• @Fayeure See edit. – eerorika Apr 21 at 13:12

max_size defines the maximum size a container theoretically can have for the particular implementation of that container.

That number does not depend on the OS or the available memory but is only given by the implementation of the container.

If your (not std::string compatible) implementation of a string container is like this:

struct string {
   unsigned char size;
   char *data;

   // … further functions …

Then max_size would likely refer to the largest number unsigned char can represent.

If your implementation is just a \0 terminated string, without any other meta information. Then max_size might refer to the maximum number of bytes that can be addressed through pointers, for the given target architecture.

So max_size just says, the way the container is implemented would be able to handle max_size number of elements. But it does not guarantee that the OS is capable of that.

For an std::string the upper bounds of the maximum number of chars the implementation can handle is given by a maximum number of size_type and some further constraints.

The size_type for a std::string itself is given by the used allocator (std::allocator<CharT>) which defaults to std::allocator_traits<Allocator>::size_type.

For a std::allocator the size_type referees to std::size_t.

So for a std::string the upper bound of max_size is the max value of std::size_t minus a value n that is required to fulfill the other requirements of the string.

The libstdc++ of gcc-4.6.2 defines says this about the max_size:

// The maximum number of individual char_type elements of an
// individual string is determined by _S_max_size. This is the
// value that will be returned by max_size().  (Whereas npos
// is the maximum number of bytes the allocator can allocate.)
// If one was to divvy up the theoretical largest size string,
// with a terminating character and m _CharT elements, it'd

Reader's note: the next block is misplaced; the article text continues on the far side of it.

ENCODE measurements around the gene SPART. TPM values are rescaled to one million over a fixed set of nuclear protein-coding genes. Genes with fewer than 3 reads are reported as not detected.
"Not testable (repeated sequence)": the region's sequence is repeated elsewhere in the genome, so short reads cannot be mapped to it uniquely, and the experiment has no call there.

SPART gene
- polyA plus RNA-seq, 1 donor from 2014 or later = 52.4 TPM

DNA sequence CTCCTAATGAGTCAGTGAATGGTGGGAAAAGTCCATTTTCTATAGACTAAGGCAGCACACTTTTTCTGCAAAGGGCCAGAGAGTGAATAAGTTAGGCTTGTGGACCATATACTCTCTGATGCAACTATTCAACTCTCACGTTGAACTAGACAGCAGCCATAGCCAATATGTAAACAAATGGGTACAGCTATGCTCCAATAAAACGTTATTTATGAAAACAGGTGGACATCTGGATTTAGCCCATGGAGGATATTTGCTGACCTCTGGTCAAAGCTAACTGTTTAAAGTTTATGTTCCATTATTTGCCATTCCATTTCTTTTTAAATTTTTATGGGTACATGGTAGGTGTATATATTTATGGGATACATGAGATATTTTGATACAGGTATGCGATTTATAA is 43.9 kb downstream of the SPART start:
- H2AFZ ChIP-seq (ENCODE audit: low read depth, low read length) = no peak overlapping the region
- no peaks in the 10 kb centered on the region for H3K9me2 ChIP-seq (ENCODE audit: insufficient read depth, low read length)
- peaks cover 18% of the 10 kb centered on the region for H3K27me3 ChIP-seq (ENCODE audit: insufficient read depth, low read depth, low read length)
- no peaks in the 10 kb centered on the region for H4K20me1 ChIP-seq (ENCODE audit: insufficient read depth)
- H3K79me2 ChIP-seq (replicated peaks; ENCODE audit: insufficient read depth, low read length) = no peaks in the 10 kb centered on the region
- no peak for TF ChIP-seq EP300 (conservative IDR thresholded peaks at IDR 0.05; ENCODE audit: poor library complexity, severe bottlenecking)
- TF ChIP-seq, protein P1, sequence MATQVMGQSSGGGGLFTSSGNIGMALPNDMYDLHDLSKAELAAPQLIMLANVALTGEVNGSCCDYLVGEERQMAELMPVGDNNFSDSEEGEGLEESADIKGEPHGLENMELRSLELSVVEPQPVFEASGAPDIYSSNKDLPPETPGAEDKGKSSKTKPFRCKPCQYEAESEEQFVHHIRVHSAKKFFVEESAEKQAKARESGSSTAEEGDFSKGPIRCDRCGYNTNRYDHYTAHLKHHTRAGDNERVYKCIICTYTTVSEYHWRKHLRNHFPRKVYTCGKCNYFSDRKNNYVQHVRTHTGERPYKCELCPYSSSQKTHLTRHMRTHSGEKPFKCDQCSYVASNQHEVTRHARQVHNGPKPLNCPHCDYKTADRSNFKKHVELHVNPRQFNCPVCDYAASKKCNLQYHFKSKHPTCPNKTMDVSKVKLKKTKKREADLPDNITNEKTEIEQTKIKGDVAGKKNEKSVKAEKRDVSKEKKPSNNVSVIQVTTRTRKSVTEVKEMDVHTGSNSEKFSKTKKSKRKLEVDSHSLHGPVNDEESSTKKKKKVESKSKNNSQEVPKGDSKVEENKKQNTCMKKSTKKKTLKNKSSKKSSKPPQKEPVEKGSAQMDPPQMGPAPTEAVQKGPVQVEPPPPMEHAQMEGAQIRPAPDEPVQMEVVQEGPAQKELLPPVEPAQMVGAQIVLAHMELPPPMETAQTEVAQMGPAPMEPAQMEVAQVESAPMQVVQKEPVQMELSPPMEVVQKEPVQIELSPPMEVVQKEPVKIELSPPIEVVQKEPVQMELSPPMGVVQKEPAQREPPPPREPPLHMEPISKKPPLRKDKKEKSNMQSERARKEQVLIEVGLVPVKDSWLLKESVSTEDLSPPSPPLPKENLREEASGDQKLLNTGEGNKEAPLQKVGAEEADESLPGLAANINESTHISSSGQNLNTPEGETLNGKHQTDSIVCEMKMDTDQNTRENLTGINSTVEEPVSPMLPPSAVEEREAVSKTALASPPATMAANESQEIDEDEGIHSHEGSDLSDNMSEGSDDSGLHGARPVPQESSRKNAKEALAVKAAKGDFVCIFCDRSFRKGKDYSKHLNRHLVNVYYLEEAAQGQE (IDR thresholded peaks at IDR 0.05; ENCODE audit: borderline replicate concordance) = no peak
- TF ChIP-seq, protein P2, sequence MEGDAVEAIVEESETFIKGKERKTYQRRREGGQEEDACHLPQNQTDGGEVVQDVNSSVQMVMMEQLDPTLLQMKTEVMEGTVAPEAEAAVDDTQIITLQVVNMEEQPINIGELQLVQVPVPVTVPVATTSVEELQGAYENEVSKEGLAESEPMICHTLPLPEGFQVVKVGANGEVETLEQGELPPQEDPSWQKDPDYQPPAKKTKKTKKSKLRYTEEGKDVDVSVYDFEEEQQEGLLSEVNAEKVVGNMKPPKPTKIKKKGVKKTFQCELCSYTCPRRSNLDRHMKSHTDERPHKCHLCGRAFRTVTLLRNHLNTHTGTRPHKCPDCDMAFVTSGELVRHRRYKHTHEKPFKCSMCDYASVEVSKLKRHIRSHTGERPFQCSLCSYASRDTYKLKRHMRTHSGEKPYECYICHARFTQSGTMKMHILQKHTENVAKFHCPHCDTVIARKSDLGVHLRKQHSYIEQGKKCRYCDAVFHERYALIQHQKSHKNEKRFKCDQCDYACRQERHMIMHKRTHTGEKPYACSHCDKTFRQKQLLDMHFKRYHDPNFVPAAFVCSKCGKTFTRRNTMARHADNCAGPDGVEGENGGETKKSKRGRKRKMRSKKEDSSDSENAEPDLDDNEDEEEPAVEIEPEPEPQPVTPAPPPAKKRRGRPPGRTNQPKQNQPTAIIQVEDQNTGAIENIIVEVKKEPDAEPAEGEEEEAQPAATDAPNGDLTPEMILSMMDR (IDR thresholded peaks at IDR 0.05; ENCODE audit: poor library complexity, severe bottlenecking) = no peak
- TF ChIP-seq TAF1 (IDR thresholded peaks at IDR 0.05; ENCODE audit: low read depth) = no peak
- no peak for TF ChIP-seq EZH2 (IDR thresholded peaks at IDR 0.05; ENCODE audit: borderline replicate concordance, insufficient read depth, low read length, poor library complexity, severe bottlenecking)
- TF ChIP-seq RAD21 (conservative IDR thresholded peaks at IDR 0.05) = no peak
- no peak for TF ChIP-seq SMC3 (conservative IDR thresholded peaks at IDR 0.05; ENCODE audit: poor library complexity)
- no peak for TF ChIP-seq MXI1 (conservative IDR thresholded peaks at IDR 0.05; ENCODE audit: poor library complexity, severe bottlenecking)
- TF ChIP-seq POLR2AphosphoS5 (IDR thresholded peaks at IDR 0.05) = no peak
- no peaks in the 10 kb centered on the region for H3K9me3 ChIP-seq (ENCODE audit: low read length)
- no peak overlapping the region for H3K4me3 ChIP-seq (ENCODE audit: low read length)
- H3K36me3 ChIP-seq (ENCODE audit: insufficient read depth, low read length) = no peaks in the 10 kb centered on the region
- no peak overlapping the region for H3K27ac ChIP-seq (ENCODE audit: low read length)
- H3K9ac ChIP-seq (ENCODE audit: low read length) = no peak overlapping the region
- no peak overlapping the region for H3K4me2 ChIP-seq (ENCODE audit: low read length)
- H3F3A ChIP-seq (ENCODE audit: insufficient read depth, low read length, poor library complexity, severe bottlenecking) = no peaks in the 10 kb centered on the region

// look like this:
// npos = sizeof(_Rep) + (m * sizeof(_CharT)) + sizeof(_CharT)
// Solving for m:
// m = ((npos - sizeof(_Rep))/sizeof(CharT)) - 1
// In addition, this implementation quarters this amount.
static const size_type  _S_max_size;
static const _CharT _S_terminal;

and that corresponding initialization

template<typename _CharT, typename _Traits, typename _Alloc>
  const typename basic_string<_CharT, _Traits, _Alloc>::size_type
  basic_string<_CharT, _Traits, _Alloc>::
  _Rep::_S_max_size = (((npos - sizeof(_Rep_base))/sizeof(_CharT)) - 1) / 4;

According to this 197. max_size() underspecified (not sure if there is any newer update to that), the value of max_size won't change from call to call:

It is clear to the LWG that the value returned by max_size() can't change from call to call.

So you can use the approach of eerorika to get that value for a specific allocator.

  • Methinks it would be less than that due to the std::string::npos requirement. – Bathsheba Apr 21 at 12:39
  • @Bathsheba yes could be true. Updated the answer, that the shown string class is not a std::string compatible one. – t.niese Apr 21 at 12:48
  • But std::string's max size is way larger than UCHAR_MAX on my system. I printed it and it's 18446744073709551599 while ULLONG_MAX is 18446744073709551615 – Fayeure Apr 21 at 13:05
  • @Fayeure the size depends on the implementation of the stdlib and can vary due to that. I added the information on how the libstdc++ handles that (the link is to an older source). If you want the actual value for a given implementation you need to solve it like shown in the other answer. – t.niese Apr 21 at 13:48